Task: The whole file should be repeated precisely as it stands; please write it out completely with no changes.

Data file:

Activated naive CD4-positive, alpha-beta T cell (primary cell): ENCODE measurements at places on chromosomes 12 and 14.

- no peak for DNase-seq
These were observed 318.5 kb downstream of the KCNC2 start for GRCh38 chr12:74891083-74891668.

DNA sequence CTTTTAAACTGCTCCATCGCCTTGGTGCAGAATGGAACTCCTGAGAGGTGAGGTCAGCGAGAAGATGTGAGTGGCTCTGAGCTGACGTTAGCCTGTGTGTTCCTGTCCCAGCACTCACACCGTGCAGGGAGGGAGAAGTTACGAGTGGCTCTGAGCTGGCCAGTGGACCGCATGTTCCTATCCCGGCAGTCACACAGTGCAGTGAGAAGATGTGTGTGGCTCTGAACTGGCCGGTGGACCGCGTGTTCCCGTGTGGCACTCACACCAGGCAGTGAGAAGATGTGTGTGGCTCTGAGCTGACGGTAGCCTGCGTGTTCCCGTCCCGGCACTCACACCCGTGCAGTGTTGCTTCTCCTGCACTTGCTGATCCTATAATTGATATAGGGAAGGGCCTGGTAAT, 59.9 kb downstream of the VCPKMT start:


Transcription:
Activated naive CD4-positive, alpha-beta T cell (primary cell): ENCODE measurements at places on chromosomes 12 and 14.

- no peak for DNase-seq
These were observed 318.5 kb downstream of the KCNC2 start for GRCh38 chr12:74891083-74891668.

DNA sequence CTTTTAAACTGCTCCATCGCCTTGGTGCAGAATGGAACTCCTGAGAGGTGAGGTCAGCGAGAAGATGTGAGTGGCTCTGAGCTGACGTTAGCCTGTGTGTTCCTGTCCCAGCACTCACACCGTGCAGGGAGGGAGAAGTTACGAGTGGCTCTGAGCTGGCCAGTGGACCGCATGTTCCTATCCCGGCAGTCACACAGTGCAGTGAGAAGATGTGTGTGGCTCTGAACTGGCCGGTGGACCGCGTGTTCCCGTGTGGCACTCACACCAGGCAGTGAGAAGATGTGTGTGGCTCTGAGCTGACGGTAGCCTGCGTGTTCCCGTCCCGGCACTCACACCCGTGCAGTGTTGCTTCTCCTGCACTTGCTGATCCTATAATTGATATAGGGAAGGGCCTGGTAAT, 59.9 kb downstream of the VCPKMT start: